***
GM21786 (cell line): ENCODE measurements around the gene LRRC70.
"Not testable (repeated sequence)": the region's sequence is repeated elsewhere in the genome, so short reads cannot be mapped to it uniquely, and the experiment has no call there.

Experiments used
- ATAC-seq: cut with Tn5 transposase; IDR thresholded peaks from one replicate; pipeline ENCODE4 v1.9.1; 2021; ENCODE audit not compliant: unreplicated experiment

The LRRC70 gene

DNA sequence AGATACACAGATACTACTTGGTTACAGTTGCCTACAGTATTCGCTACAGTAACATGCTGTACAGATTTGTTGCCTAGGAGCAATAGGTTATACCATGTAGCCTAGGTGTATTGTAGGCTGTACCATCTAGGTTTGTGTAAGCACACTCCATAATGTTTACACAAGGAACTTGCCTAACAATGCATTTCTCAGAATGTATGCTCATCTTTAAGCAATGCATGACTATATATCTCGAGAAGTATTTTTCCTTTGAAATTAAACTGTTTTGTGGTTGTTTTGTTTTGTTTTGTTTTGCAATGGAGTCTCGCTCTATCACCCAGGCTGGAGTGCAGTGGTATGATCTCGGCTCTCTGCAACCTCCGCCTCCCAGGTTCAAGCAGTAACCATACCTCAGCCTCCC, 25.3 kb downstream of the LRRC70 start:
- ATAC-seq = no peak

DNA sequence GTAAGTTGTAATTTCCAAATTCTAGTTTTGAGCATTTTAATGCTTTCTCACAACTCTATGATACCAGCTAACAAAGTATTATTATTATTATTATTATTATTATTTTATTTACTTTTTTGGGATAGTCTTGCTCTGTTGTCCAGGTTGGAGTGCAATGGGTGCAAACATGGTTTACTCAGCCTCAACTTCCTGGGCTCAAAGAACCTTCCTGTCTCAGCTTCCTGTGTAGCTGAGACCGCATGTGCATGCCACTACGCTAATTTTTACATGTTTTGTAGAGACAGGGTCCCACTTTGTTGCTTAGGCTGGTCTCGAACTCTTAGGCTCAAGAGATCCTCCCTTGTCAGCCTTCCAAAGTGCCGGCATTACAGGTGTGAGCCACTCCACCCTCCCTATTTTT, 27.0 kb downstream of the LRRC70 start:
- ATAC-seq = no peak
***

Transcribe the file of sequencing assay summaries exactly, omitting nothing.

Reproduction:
GM21786 (cell line): ENCODE measurements around the gene LRRC70.
"Not testable (repeated sequence)": the region's sequence is repeated elsewhere in the genome, so short reads cannot be mapped to it uniquely, and the experiment has no call there.

Experiments used
- ATAC-seq: cut with Tn5 transposase; IDR thresholded peaks from one replicate; pipeline ENCODE4 v1.9.1; 2021; ENCODE audit not compliant: unreplicated experiment

The LRRC70 gene

DNA sequence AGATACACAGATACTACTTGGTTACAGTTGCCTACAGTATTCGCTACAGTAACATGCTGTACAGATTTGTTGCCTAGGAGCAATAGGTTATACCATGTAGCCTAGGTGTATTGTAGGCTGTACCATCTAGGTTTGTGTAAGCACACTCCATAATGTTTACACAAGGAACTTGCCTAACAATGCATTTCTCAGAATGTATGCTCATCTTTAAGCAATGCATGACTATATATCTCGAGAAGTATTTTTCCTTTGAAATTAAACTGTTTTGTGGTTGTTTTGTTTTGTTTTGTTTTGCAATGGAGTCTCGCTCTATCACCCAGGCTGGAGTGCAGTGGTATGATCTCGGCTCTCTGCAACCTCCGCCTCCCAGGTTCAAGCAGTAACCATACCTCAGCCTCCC, 25.3 kb downstream of the LRRC70 start:
- ATAC-seq = no peak

DNA sequence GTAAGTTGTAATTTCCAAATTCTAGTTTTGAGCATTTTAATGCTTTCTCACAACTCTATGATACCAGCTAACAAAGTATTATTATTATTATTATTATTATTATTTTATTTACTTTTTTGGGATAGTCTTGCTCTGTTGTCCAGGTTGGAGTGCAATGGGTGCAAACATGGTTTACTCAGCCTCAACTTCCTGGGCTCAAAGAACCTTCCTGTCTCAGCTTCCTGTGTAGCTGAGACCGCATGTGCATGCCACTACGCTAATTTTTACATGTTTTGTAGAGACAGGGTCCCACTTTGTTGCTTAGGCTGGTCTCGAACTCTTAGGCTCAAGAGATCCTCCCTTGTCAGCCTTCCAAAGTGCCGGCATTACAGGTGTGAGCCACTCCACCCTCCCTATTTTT, 27.0 kb downstream of the LRRC70 start:
- ATAC-seq = no peak